Every iPhone developer fears the one-star-on-uninstall rating. I understand Apple’s reasoning for adding the prompt for rating on uninstall, but since that’s the only time users are prompted, it becomes a very biased, negative rating. There may be hundreds of users happy with your app who never rate it on iTunes, but everybody who uninstalls it gets asked to give it a review. That’s quite unfair from the developer point of view.
First one bit of good news: That prompt-on-delete feature seems to be gone on iOS 4.0. That should make everybody happy. Even so, taking a pro-active position on this can only benefit developers.
Next a personal opinion without any real hard data to back it up: I don’t think App Store ratings matter very much. I see plenty of quality, 5-star apps that never go anywhere, as well as horrible apps with close to 1-star rating on the top 10. I’m sure good ratings help a bit, but not as much as some people may think.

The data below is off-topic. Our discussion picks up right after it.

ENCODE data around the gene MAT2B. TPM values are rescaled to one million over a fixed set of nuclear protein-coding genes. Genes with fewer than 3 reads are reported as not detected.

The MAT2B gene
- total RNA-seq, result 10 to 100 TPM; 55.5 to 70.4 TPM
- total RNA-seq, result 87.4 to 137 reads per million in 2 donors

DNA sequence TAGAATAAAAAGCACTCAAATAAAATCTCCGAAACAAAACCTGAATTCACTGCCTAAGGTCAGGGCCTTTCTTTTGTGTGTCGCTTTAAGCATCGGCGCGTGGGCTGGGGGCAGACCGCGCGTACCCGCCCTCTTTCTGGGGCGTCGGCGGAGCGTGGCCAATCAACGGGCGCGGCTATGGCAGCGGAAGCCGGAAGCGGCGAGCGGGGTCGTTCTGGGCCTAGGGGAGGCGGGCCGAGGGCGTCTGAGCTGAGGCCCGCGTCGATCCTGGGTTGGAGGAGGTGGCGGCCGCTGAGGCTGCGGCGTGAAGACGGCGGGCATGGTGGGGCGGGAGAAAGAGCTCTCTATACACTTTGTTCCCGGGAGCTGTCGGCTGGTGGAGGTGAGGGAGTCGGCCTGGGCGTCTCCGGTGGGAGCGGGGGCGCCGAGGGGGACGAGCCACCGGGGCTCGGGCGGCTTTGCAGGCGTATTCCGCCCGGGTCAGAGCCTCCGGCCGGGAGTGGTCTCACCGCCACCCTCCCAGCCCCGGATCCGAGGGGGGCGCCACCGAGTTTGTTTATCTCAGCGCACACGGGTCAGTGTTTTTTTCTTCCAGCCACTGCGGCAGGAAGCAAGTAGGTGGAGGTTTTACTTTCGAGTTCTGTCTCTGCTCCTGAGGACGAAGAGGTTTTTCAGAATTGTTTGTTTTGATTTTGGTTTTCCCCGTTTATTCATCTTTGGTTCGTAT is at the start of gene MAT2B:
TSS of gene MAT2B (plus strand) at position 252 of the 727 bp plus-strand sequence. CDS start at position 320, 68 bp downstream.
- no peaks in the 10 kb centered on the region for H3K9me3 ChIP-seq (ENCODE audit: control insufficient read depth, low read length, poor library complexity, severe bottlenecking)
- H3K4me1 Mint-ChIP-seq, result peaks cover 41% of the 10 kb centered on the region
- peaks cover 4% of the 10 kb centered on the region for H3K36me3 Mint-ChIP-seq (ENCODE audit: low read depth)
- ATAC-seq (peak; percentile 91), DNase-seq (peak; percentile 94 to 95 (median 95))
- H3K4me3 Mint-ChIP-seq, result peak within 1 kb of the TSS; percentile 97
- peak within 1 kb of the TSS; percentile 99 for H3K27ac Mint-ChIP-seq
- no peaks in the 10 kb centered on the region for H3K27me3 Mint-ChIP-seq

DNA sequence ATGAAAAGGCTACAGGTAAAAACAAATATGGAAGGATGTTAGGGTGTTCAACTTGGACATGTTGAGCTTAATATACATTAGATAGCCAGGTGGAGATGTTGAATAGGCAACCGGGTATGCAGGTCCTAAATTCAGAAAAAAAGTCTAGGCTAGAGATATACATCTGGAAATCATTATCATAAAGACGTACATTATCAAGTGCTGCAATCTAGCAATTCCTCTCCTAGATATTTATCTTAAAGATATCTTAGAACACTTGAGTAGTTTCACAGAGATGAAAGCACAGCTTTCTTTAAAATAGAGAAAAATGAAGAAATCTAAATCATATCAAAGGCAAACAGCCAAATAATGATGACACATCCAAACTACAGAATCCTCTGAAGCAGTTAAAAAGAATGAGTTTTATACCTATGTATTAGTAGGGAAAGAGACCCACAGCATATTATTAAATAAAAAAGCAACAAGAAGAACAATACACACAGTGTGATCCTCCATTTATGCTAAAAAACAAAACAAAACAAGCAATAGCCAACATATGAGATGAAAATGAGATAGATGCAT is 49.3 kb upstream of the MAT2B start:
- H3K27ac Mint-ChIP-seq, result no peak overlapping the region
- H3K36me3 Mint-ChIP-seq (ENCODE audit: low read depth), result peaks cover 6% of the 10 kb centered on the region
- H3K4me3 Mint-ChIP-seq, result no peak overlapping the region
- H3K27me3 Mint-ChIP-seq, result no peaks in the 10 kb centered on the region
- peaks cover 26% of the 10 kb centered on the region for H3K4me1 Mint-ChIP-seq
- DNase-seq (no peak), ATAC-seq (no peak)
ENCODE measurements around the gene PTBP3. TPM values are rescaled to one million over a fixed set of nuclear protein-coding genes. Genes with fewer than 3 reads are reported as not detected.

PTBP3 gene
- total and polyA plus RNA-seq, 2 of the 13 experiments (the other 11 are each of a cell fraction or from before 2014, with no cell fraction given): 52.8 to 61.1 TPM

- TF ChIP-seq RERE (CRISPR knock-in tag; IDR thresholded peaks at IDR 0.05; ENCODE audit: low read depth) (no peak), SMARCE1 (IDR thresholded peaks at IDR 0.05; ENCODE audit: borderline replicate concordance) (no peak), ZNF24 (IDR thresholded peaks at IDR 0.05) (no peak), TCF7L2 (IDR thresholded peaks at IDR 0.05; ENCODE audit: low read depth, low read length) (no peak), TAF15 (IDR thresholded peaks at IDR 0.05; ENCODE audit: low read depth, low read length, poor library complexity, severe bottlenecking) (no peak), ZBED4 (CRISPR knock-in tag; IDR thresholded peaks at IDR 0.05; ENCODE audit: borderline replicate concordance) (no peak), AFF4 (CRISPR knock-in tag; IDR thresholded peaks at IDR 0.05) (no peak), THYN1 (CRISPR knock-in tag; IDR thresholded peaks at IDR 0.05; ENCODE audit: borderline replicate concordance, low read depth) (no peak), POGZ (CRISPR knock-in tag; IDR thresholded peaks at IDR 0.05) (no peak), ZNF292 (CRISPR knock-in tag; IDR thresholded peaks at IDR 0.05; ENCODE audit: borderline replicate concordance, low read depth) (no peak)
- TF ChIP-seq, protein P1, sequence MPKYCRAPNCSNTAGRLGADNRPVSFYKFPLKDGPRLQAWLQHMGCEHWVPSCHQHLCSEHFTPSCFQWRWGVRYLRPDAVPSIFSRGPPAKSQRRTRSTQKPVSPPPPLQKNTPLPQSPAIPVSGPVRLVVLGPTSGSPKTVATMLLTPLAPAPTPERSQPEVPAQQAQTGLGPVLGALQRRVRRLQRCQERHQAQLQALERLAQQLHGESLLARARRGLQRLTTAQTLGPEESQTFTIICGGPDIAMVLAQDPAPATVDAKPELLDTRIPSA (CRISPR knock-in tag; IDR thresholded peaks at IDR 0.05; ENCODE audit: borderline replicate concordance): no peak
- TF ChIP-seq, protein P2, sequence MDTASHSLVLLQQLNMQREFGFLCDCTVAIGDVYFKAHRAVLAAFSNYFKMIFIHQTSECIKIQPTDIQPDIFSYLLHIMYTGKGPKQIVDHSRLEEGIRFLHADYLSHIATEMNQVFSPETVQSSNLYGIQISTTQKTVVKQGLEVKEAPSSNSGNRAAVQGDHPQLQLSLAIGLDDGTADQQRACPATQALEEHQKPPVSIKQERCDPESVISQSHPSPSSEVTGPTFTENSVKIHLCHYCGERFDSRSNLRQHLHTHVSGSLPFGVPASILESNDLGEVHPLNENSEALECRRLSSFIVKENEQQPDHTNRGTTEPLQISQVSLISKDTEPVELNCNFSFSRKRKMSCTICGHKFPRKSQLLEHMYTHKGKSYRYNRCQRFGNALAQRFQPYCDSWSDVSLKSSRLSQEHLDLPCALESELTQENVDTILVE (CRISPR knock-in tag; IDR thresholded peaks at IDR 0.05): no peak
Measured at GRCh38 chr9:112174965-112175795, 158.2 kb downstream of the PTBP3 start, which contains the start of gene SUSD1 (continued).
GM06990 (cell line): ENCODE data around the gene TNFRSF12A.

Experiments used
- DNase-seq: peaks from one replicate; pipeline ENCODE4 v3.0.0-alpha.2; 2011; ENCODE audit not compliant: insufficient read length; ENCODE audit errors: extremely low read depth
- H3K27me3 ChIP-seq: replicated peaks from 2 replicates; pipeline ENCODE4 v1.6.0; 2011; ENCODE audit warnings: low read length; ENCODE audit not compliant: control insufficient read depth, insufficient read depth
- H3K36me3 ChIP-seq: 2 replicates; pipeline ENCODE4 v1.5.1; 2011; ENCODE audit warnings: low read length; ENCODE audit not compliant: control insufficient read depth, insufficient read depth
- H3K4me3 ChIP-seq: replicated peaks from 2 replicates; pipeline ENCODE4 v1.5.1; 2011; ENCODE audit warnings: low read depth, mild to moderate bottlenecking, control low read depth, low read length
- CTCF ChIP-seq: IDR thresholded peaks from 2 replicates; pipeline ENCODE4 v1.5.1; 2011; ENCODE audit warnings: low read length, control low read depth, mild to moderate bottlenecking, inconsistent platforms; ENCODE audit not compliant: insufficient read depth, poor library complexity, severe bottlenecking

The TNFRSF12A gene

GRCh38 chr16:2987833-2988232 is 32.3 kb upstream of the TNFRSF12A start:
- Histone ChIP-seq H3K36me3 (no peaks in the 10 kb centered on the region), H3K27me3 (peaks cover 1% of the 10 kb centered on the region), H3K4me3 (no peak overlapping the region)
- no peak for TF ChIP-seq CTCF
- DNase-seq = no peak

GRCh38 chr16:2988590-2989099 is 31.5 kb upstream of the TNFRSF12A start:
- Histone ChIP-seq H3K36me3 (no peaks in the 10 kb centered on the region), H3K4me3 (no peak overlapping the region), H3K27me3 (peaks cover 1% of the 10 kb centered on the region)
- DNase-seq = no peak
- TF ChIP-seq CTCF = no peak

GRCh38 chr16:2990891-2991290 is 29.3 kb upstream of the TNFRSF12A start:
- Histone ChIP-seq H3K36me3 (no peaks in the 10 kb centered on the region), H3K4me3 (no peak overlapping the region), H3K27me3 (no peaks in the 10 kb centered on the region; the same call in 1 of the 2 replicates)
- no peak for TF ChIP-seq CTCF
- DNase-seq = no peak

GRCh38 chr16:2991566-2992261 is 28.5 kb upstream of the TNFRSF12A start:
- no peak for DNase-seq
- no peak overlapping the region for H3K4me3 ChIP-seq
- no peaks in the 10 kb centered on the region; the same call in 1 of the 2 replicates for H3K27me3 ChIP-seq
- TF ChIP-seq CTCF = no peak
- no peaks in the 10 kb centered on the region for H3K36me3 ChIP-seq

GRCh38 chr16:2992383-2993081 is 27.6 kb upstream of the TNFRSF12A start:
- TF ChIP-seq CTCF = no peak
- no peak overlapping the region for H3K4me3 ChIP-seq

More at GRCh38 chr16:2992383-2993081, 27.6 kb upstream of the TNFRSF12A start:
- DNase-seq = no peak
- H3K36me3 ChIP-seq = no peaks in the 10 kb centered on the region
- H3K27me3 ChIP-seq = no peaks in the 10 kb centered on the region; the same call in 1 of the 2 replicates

One of the little features I snuck in the latest update of Flower Garden, was a prompt to rate (or re-rate) the app. This idea isn’t new, and I’ve seen quite a few apps doing it already. I think it makes a lot of sense and provides rating that is much more balanced and representative of how users feel about the app.
You have to be careful about how you prompt users though. This are the priorities I had in mind when I implemented the rating prompt in Flower Garden, roughly in order of importance:
- Don’t be annoying!
- Disrupt the user as little as possible
- Make rating the app as easy as possible.
- Prompt at every update.
Don’t be annoying
This is by far the most important priority. If your prompt for review is annoying, you might get more angry users and one-star reviews than you would have without it. Be respectful of the user and don’t nag.
For quite a few versions, I’ve had a review button in the “Feedback” tab in the settings screen. Not many people use it or even know about it because it was several taps away from the normal flow of Flower Garden. That’s an example of a feedback prompt that is too unobtrusive. Clearly, I needed something a bit more noticeable.